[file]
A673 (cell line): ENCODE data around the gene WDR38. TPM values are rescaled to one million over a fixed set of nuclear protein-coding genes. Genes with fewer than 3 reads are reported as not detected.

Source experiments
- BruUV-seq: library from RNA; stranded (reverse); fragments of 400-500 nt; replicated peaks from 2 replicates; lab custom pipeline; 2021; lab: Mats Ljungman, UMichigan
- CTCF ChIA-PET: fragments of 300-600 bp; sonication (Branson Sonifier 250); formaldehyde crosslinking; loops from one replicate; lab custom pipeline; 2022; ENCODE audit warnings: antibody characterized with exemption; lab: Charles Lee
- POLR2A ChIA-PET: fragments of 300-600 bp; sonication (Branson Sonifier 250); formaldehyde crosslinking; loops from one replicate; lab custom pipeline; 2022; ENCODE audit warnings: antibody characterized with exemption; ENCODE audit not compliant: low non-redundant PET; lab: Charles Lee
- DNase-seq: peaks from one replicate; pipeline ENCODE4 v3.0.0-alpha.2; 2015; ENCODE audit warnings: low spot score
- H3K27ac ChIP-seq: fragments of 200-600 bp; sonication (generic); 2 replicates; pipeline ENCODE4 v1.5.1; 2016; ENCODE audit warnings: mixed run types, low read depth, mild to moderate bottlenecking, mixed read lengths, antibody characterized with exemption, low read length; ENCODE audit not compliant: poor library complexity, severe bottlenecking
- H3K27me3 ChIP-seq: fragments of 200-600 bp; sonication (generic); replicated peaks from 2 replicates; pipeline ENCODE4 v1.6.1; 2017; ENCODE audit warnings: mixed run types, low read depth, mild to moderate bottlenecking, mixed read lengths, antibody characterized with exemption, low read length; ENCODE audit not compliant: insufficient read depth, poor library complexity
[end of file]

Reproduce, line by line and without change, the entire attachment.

A673 (cell line): ENCODE data around the gene WDR38. TPM values are rescaled to one million over a fixed set of nuclear protein-coding genes. Genes with fewer than 3 reads are reported as not detected.

Source experiments
- BruUV-seq: library from RNA; stranded (reverse); fragments of 400-500 nt; replicated peaks from 2 replicates; lab custom pipeline; 2021; lab: Mats Ljungman, UMichigan
- CTCF ChIA-PET: fragments of 300-600 bp; sonication (Branson Sonifier 250); formaldehyde crosslinking; loops from one replicate; lab custom pipeline; 2022; ENCODE audit warnings: antibody characterized with exemption; lab: Charles Lee
- POLR2A ChIA-PET: fragments of 300-600 bp; sonication (Branson Sonifier 250); formaldehyde crosslinking; loops from one replicate; lab custom pipeline; 2022; ENCODE audit warnings: antibody characterized with exemption; ENCODE audit not compliant: low non-redundant PET; lab: Charles Lee
- DNase-seq: peaks from one replicate; pipeline ENCODE4 v3.0.0-alpha.2; 2015; ENCODE audit warnings: low spot score
- H3K27ac ChIP-seq: fragments of 200-600 bp; sonication (generic); 2 replicates; pipeline ENCODE4 v1.5.1; 2016; ENCODE audit warnings: mixed run types, low read depth, mild to moderate bottlenecking, mixed read lengths, antibody characterized with exemption, low read length; ENCODE audit not compliant: poor library complexity, severe bottlenecking
- H3K27me3 ChIP-seq: fragments of 200-600 bp; sonication (generic); replicated peaks from 2 replicates; pipeline ENCODE4 v1.6.1; 2017; ENCODE audit warnings: mixed run types, low read depth, mild to moderate bottlenecking, mixed read lengths, antibody characterized with exemption, low read length; ENCODE audit not compliant: insufficient read depth, poor library complexity